The temporal trend of nMDS1 sample scores displays multiple orders of cyclicity. At the overall scale of the sedimentary package (Fig. 2B), the scores support the control of glacio-eustatic forcing on the development of the post-LGM sequence. Specifically, samples from parasequence one to four record the landward increasing influence of the Adriatic sea, while from parasequence four onward, the general trend toward lower salinity values is consistent with Po deltaic progradation into the Adriatic Sea (Figs 1B and 2A,B). At a higher resolution, the stratigraphic trajectory of nMDS1 sample scores highlights five flooding pulses depicted by major increases in salinity (in accordance with parasequence bounding surfaces of ref. 27), followed by a gradual return to reduced salinities (Fig. 2B). These abrupt and major salinity shifts are interpreted to represent non-Waltherian facies dislocations, with the overlying facies recording increased marine influence rather than a simple lateral shift to an adjacent environment relative to the underlying facies. The three salinity shifts recognized at 15.5, 12.3, and 1.1 m core depth (Fig. 2A) represent parasequence bounding surfaces developed over millennial time scales, whereas the remaining two are interpreted as higher frequency, centennial-scale pulses27 representing short-lived, rapid transition from mesohaline to polyhaline dominated environments (Fig. 2B). Accordingly, parasequence 4, which marks the turnaround from retrogradation to progradation (Fig. 2B), consists of a set of three higher frequency (centennial scale) units bounded by stratigraphically significant (i.e., non-Waltherian) shifts of facies (Fig. 2B).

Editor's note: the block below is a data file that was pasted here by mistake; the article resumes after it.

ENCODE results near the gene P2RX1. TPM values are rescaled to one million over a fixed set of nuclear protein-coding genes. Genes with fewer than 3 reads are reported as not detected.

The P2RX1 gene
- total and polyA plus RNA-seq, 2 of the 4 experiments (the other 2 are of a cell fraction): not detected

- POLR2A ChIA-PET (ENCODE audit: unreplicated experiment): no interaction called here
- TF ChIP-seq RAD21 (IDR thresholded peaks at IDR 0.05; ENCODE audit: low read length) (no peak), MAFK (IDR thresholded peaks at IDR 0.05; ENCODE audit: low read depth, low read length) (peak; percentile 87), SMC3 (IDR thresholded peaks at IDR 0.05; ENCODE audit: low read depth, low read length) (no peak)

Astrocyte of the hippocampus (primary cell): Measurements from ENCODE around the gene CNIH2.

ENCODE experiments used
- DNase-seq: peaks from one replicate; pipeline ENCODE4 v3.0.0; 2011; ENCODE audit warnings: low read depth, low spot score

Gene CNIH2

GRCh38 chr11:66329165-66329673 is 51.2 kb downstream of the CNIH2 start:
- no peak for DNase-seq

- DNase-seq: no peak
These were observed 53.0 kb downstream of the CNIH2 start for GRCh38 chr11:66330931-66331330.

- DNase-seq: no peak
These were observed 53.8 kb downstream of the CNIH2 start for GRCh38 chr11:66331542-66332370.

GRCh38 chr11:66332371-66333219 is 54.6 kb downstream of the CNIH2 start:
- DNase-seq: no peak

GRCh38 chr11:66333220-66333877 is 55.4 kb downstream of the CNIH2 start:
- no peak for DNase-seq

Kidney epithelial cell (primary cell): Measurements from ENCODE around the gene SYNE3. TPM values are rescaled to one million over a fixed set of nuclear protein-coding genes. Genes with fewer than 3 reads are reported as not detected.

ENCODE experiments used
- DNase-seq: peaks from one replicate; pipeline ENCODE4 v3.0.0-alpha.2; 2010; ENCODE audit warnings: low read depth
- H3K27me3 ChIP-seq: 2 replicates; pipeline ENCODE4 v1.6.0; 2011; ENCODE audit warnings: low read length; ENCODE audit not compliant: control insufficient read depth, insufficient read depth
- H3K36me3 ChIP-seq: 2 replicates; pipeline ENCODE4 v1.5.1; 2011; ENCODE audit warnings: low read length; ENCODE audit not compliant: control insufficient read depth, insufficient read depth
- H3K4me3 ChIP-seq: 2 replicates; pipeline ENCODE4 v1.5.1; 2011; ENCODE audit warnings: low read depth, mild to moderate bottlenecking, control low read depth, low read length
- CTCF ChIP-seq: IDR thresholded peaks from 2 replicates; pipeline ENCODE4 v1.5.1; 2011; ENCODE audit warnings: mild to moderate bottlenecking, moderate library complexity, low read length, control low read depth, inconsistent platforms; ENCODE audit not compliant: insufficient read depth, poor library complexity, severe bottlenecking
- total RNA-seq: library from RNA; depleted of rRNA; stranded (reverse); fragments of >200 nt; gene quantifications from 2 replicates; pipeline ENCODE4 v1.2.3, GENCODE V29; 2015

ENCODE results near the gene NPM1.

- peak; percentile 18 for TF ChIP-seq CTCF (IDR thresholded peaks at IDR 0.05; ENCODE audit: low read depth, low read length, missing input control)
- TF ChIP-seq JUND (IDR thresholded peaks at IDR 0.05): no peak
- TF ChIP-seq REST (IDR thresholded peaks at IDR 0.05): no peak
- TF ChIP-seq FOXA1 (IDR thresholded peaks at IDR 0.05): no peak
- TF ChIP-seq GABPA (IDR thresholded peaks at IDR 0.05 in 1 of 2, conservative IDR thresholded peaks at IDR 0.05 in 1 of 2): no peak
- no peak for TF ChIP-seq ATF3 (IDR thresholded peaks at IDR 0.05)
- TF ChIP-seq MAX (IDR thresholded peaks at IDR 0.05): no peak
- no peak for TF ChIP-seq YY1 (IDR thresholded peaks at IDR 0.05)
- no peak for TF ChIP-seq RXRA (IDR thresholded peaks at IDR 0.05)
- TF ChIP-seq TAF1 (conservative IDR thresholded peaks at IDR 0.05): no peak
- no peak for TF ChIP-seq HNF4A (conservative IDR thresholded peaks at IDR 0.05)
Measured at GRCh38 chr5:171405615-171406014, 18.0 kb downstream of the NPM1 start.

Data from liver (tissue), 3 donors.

The thin-valved Abra segmentum–a genus which is parasitized by Parvatrema rebecqui in modern environments31 – is the dominant species in core 204-S7 and displays a high prevalence of trematode-induced pits (34.4%; 348 infested of the total 1,012 valves). Anterior-posterior length of A. segmentum ranged between 1.5 and 22.3 mm (Extended Data Fig. 6). Single sample prevalence values range from 7.1% to 75.0% and display significant temporal variation (Fig. 2; Extended Data Table S4). At the systems tract level (i.e., a multi-millennial observational scale), there was a significant (i.e., outside the 95% confidence bounds estimated via randomization) difference in trematode prevalence values between the TST (44.9%) and RST (34.2%; Fig. 2E), consistent with previous findings23, 26. At the parasequence level, significantly elevated prevalence estimates are located in proximity to the millennial-scale flooding surface at 12.3 m and the centennial-scale flooding surfaces at 9.3 and 10.3 m (Fig. 2A,B). Significantly depressed prevalence estimates all occurred within these small-scale units (Fig. 2C).